Invasion or not, the Ukrainian economy is already paying the price
In his open-plan office in central Kyiv, technical manager Dmytro Voloshyn lists the tricky questions he has faced in recent weeks as fears surged about a possible Russian invasion.
What if things get worse? What to do with foreign staff? What will happen if martial law is declared? What if the banking system collapsed? What if the Internet is cut?
“We basically had to prepare a contingency plan with answers to all these questions,” he told AFP, showing a chart on his laptop detailing different options for different scenarios.
Preply, the company co-founded by Voloshyn in 2013, bills itself as one of the leading online platforms connecting language students with teachers around the world. It employs some 400 people in Kyiv and Barcelona.
With its clean-lined offices, plants climbing on the walls, its cafe for employees, it looks like a Silicon Valley start-up and is considered one of the success stories of the Ukrainian high-tech sector.
But like the rest of the Ukrainian capital, it is currently living a strange double life. Work is proceeding normally, people are going about their daily tasks and nothing seems out of the ordinary.
At the same time – as Western leaders warn of the threat of Moscow troops massed on the border – some people are preparing for the worst.
According to a survey by the European Business Association, which includes many multinationals operating in Ukraine, 40% of its members have already prepared emergency plans and 40% intend to do so.
“We have a plan, but we are not executing it because we are convinced that the situation will remain as it is,” said Voloshyn, 34.
Voloshyn points out that Ukrainian businesses, like the general population, have grown accustomed to living in a heightened state of alert since the Kremlin seized Crimea in 2014 and began fueling a separatist conflict there. is who killed more than 13,000 people.
“We are not panicking because we know this situation has already been going on for eight years for us,” he says.
“It was always that kind of tension here in Ukraine, and now it’s more immediate and it’s obviously escalating, but we’re not in panic mode.”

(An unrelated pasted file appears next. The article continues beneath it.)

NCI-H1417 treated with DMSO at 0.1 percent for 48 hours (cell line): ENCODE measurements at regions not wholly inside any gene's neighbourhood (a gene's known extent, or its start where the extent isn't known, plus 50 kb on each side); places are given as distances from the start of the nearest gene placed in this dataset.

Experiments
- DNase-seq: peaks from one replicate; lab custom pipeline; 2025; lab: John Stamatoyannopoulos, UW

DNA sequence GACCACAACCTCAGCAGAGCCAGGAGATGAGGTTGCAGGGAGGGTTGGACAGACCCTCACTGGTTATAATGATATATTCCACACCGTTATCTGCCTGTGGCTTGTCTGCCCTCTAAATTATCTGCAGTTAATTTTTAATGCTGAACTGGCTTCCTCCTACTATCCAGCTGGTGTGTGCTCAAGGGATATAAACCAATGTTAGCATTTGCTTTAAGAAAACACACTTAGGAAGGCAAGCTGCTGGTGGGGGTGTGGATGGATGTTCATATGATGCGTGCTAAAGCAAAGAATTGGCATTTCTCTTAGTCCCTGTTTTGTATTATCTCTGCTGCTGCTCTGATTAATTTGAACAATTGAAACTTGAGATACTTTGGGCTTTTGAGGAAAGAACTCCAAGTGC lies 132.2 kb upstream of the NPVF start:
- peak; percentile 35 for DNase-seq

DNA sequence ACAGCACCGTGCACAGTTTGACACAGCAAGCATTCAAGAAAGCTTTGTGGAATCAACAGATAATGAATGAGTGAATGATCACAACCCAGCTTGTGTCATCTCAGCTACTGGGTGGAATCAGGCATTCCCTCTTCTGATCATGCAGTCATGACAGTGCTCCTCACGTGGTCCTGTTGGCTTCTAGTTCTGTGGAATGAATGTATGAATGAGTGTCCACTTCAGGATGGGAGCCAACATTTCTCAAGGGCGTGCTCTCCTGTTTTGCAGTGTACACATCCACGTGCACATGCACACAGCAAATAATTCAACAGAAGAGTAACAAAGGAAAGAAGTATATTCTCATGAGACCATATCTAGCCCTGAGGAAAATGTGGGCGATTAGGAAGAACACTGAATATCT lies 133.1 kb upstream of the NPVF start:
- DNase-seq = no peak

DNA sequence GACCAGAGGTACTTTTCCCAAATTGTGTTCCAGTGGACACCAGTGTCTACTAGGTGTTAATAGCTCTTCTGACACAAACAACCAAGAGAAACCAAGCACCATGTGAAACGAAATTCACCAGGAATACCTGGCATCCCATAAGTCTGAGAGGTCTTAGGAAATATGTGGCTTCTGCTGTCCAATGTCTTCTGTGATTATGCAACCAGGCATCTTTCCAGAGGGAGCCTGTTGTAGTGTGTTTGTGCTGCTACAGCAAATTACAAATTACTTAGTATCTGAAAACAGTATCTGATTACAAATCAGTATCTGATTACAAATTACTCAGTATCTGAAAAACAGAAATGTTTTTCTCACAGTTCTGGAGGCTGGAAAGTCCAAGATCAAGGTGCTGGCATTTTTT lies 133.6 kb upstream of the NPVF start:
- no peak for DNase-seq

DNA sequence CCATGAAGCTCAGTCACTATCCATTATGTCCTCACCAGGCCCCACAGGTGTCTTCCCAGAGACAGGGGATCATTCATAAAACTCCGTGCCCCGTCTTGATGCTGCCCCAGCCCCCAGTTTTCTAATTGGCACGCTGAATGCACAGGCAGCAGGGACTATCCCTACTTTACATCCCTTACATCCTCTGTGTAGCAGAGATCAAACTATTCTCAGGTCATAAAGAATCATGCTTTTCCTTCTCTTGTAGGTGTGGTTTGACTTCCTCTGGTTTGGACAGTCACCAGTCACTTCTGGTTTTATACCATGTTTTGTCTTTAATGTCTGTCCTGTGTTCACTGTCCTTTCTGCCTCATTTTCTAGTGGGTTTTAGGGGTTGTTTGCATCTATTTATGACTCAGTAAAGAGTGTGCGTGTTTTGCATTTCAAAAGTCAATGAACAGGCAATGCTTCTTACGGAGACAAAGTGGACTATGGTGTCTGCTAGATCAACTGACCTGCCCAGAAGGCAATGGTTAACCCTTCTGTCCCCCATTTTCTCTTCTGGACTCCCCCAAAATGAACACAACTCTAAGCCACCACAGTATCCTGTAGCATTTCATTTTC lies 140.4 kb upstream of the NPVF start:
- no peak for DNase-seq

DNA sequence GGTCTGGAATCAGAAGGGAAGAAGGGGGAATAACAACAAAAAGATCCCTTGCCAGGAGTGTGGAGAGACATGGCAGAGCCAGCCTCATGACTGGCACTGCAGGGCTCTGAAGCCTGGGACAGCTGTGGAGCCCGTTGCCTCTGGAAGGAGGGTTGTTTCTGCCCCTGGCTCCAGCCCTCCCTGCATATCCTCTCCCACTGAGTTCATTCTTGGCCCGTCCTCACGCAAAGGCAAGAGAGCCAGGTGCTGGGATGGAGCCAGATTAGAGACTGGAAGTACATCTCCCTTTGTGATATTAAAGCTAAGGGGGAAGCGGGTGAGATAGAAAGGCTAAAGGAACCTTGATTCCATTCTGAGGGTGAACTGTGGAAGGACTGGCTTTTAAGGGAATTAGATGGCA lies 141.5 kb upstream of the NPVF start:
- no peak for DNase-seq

In fact, the 2014 crisis boosted his business. This pushed them to expand their business overseas as Ukraine’s economy slumped and they sought shelter from the turmoil.
The risk of a Russian invasion, which Moscow denies having plotted, has not yet caused such catastrophic consequences as it did then.
But it is already having a very real impact, freezing projects and scaring away some investors.
The central bank lowered its growth forecast for 2022 to 3.4% from 3.8%.
It has also had to spend more than $1 billion so far this year to keep the local currency, the hryvnia, afloat as worried investors moved money out of the country.
Despite this, the currency has still fallen to its lowest level in four years, fueling inflation and undermining household purchasing power in one of Europe’s poorest countries.
The situation has prompted President Volodymyr Zelensky to try to counter some of the more alarmist warnings coming from the West, insisting that the priority was to stabilize the economy rather than cause “panic”.
For Sofya Donets, an economist at the investment firm Renaissance Capital, Ukraine is currently in a better position than in 2014 to withstand the financial pressure.
It has more than doubled its reserves and is due to an influx of Western aid, with the European Union pledging an additional €1.2 billion and talks are underway to release new funds from the International Monetary Fund. .
“However, this only works to mitigate the effect of prolonged turbulence, but not of full-scale military conflict,” she said.
Currently unable to borrow on international markets, the Ukrainian state remains dependent on its international donors.
The government complains that the country suffers from a geopolitical situation beyond its control despite economic “fundamentals” which it insists are solid.
“We have lived since 2014 in a state of permanent threat from Russia, and now it becomes news for the world,” Finance Minister Sergiy Marchenko said in an interview with the Ekonomichna Pravda website.
“The tension cannot rise permanently,” he insisted to reassure himself.
In the meantime, companies like Voloshyn’s are gearing up.
But even if the worst does not come, economists warn that the surge in tensions is further denting the country’s longer-term prospects.
“The risk premium for doing business in Ukraine has certainly increased,” said Lilit Gevorgyan, economist at IHS Markit.
“This perception of risk will not diminish significantly unless tangible progress is made between Ukraine and Russia in resolving the conflict. The chances of the latter are slim.”